• Who: Effingham County High School
• When: Saturday, 7 p.m.
• Where: Rebel Field
The top graduates from the Effingham County High School class of 2015 can’t wait for college to start. In fact, at least has a head start.
Courtney Crosby, the salutatorian, has been dual enrolled at Georgia Southern University during her senior year at ECHS.
“I’ve been on the other side of high school,” she said. “I’ve seen what it’s like outside of high school, and it’s going to be great. I already love college and I’m looking forward to next year, getting in full-time and being involved on campus.”
Crosby, valedictorian Sriharshini Chitluri, honorarium John Ratchford and Patrick Todd, recognized as a Georgia Scholar, all acknowledged how much effort it took to get high marks — and keep them.
“I just worked hard generally,” said Chitluri, who will study neuroscience at Wesleyan. “I just do what I needed to do and get things done the best I can.”
Said Ratchford: “It was a lot of pressure, especially taking difficult classes to keep up the high GPA. It was some late nights and a lot of work, but it was worth it.”
Todd, who will study electrical engineering at Georgia Tech, said it was tough work to meet the Georgia Scholar requirements.
“It’s nice to know I’m one of 180 (in the state) to get the title,” he said.
Crosby will continue to matriculate at Georgia Southern, where she will study biology and pre-med.
“I’m my own worst critic,” she said, “so I was constantly hounding myself on getting stuff done and doing the very best I could.”
Crosby and Chitluri each cited a subject outside of their anticipated collegiate studies as their favorite during the ECHS careers.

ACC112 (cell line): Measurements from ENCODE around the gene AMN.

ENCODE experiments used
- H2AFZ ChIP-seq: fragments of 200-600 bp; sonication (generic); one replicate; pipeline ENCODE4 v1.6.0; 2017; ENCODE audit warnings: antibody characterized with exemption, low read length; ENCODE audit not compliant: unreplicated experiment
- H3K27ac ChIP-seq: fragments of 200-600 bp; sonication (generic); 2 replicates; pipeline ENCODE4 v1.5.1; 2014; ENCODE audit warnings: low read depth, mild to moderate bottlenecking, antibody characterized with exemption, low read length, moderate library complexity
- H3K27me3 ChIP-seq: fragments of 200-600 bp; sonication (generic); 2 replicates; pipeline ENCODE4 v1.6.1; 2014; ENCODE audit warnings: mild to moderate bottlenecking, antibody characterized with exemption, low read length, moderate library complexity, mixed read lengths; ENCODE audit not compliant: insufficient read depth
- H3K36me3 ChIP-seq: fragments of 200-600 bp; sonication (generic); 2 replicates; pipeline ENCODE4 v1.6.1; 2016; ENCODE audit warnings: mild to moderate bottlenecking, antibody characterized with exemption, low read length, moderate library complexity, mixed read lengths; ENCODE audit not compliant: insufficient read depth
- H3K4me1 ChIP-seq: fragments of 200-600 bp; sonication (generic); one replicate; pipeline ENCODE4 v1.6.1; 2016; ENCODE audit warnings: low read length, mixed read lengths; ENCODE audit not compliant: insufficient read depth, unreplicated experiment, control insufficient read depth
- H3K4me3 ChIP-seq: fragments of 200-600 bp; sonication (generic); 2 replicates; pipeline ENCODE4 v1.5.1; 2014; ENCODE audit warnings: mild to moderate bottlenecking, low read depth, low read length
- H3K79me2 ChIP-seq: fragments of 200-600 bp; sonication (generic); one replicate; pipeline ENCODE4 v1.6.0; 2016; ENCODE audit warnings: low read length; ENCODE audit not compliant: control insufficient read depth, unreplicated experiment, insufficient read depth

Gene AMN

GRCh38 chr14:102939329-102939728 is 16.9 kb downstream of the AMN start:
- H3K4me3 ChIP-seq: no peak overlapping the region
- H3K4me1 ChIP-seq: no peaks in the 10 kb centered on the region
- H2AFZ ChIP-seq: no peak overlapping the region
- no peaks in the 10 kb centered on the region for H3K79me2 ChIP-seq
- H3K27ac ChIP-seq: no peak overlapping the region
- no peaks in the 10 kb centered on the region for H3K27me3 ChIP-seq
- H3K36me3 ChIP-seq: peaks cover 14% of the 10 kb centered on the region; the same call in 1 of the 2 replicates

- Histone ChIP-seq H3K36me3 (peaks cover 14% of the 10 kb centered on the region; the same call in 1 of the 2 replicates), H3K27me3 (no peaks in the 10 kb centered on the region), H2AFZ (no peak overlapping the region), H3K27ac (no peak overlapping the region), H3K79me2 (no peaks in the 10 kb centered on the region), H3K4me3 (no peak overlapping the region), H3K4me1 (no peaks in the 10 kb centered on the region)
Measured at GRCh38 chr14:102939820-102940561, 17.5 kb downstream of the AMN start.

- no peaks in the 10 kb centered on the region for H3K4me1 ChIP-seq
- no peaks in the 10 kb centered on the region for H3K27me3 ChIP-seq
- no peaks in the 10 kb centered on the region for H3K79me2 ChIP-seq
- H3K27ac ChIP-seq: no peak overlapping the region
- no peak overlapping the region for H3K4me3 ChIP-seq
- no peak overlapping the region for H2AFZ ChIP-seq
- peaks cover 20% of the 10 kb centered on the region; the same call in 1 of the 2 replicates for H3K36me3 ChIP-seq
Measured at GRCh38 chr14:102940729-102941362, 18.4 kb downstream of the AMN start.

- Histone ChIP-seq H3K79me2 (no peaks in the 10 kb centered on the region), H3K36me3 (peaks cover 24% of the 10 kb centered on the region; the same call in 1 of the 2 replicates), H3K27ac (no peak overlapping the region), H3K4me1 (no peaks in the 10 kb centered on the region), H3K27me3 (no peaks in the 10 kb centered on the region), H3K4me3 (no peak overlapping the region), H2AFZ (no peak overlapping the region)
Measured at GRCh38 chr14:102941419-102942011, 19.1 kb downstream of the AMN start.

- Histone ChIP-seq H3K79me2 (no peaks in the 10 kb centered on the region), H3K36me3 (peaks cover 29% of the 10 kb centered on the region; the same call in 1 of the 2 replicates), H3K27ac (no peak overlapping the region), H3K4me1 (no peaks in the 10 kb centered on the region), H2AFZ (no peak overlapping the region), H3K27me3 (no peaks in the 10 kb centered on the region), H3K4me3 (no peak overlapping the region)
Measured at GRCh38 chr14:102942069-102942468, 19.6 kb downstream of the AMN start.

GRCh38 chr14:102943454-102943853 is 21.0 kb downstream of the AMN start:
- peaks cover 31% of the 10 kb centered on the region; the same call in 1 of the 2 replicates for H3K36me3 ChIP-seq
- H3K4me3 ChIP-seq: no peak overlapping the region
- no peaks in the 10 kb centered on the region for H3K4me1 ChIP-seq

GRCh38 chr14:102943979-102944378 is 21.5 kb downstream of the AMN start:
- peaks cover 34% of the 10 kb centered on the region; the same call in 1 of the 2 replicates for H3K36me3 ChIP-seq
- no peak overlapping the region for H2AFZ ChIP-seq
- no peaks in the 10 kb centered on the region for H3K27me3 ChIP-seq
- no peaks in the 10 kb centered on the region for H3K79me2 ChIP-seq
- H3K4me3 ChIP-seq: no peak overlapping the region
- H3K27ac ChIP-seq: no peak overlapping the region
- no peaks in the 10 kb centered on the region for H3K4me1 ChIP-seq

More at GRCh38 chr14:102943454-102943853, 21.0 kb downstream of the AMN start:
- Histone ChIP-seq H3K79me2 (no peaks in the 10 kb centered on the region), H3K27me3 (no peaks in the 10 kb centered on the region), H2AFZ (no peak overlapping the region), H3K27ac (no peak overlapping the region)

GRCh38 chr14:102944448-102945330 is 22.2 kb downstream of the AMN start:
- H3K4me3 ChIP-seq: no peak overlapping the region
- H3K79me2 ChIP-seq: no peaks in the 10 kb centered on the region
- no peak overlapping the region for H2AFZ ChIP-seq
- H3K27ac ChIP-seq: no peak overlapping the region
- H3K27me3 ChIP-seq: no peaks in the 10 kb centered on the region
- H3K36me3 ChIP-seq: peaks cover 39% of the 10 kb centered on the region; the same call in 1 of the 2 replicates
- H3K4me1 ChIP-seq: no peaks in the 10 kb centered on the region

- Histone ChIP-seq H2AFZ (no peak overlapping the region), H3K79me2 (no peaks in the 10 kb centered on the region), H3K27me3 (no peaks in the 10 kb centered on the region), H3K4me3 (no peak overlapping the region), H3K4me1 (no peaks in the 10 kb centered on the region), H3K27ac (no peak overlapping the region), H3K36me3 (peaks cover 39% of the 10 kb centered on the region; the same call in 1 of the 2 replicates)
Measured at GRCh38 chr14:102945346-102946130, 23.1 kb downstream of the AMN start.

“I took Spanish three years and I had a wonderful teacher,” Crosby said, referring to Rhonda Habersham. “I love that lady. I love science, but Spanish won out for me.”
For Chitluri, her favorite class was AP Literature, under the tutelage of Dr. Aimee Taylor.
“It was really a good experience,” she said. “It really helped me grow with my writing.”
Ratchford will go to the University of Georgia and he credited his advanced placement studies for getting him ready for the next step.
“My AP classes this year prepared me for college,” he said. “It was something I needed to do, or I would have been up the creek at Georgia.”
And the Rebels’ top grads are anxious for their college careers to commence.
“I’ll miss it some,” Ratchford said of ECHS, “and I’ll miss being home, but I’m ready to get out of the house and go do something else.”
Said Chitluri: “I’m ready to move on because it’s going to be a lot of school. I’m just ready to go to college.”
Todd is uprooting from bucolic Effingham County to the hustle and bustle of midtown Atlanta to go to school.
“It’s unreal,” he said of the end of high school, “because we’re never going to have to go to lunch or leave with the bell again and never have to show up at the same time of day and wait for 8:26. It’s going to be crazy living in Atlanta.”